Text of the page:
"Not only are we seeing exuberance by investors, but certainly we're seeing exuberance by analysts," Yardeni said. "They dramatically increased their earnings expectations for Nvidia," and that drove down the stock's forward P/E multiple to the 20s from the 80s. "But look, it's a hot stock, and it's probably going to remain a hot stock as long as AI delivers. I think it's going to take somewhat longer for AI to deliver as much as the market seems to expect."

Yardeni said Nvidia's performance in the 2020s reminds him of Cisco System's behavior in the 1990s. "The problem is the market gets irrationally exuberant about just how much can be achieved in a very short period of time," in terms of AI's contribution to earnings, Yardeni said. "And I am concerned about sort of a parabolic melt up."

What's more, investors are expecting too many interest rate cuts from the Federal Reserve in 2024, Yardeni said. "I'm in the camp that we're not going into recession — third year in a row I'm saying that — and I'm in the camp that believes that we're going to get two to three rate cuts probably in the second half of the year, not four to five, which is what the market's been discounting."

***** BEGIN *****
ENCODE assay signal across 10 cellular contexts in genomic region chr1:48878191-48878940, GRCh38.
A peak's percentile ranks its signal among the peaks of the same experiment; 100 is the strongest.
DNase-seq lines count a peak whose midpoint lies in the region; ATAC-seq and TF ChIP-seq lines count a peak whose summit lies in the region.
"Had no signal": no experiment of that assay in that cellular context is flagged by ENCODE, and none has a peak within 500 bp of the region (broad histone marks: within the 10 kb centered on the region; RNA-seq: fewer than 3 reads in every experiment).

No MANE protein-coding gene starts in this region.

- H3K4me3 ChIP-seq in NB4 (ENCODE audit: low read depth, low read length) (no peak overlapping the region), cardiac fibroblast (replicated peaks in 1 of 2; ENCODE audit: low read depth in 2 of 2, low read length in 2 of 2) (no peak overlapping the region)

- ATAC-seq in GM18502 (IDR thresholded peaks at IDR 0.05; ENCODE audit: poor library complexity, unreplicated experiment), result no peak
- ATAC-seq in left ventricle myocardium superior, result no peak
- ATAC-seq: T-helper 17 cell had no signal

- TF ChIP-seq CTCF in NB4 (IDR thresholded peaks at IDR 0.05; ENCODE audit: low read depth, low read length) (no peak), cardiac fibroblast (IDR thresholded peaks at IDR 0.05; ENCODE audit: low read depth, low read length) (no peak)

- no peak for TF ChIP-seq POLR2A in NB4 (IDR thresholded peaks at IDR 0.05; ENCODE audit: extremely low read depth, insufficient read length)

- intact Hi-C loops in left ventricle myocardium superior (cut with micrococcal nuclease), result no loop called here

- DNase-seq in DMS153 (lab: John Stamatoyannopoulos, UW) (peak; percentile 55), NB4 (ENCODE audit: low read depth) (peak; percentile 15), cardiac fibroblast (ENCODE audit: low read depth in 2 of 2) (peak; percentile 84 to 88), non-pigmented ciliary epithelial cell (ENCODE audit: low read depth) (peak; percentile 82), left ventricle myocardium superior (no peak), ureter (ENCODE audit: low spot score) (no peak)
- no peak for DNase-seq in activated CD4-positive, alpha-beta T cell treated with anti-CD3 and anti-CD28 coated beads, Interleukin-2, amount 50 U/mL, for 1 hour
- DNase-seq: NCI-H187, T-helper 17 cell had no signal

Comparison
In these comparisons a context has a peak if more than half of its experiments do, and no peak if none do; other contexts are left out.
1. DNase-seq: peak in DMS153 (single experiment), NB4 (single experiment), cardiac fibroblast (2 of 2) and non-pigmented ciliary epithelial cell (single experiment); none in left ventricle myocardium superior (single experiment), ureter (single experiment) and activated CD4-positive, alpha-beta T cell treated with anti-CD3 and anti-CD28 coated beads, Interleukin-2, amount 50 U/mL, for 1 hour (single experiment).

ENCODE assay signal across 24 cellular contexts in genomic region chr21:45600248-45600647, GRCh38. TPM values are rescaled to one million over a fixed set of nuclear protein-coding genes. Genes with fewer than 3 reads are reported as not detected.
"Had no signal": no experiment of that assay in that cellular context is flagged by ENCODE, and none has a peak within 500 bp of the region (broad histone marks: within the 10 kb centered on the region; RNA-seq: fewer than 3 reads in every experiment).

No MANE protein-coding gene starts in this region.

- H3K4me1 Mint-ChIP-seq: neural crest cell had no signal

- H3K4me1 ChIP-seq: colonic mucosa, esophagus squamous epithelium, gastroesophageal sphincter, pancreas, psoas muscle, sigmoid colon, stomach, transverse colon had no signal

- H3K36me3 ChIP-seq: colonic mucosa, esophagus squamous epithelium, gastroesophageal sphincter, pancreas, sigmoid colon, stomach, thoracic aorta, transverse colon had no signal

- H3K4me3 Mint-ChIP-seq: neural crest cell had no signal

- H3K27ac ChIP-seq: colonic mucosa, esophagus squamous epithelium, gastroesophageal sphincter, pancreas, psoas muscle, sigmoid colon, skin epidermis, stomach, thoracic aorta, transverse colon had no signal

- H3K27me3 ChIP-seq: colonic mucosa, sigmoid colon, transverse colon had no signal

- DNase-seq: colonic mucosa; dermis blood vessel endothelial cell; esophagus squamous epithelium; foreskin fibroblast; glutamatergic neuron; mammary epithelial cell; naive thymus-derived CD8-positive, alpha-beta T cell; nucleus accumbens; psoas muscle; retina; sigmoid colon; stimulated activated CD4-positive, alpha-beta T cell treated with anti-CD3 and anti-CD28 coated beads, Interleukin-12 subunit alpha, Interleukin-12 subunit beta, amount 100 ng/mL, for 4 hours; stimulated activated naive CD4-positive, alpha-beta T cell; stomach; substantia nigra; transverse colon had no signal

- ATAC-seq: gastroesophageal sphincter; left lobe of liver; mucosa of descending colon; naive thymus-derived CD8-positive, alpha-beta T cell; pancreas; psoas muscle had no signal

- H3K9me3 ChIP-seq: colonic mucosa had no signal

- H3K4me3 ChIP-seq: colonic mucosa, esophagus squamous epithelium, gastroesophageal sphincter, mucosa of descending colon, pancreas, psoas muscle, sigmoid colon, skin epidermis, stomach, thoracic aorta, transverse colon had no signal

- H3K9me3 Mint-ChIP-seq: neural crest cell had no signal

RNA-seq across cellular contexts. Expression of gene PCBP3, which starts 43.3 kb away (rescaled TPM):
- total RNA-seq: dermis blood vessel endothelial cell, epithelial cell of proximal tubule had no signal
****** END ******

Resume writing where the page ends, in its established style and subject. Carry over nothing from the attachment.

— Scott Schnipper

22 S&P 500 stocks hit new 52-week highs

Tech titans Alphabet, Meta and Nvidia were among the 22 stocks within the S&P 500 to hit new 52-week highs during Wednesday's trading session.

Shares of Alphabet's C Class traded at levels not seen since April 2022, while Meta stock traded at levels unseen since September 2021. Nvidia reached a new all-time high, reaching its highest intraday level since its IPO in January 1999.

Here are a few of the other names that have reached this milestone today.

  • D.R. Horton trading at all-time high levels back to its IPO in June, 1992.
  • Allstate trading at all-time highs levels back to its IPO in 1993, originally the insurance subsidiary of Sears, Roebuck.
  • Progressive trading at all-time highs back to its IPO in 1971.
  • Visa trading at all-time high levels since its IPO in Mar, 2008.
  • Boston Scientific trading at all-time high levels back to its IPO in May, 1992.
  • Eli Lilly trading at all-time high levels back to 1952 when the company offered its first public shares of stock. 
  • McKesson trading at all-time highs back through our history to 1983.

— Christopher Hayes, Lisa Kailai Han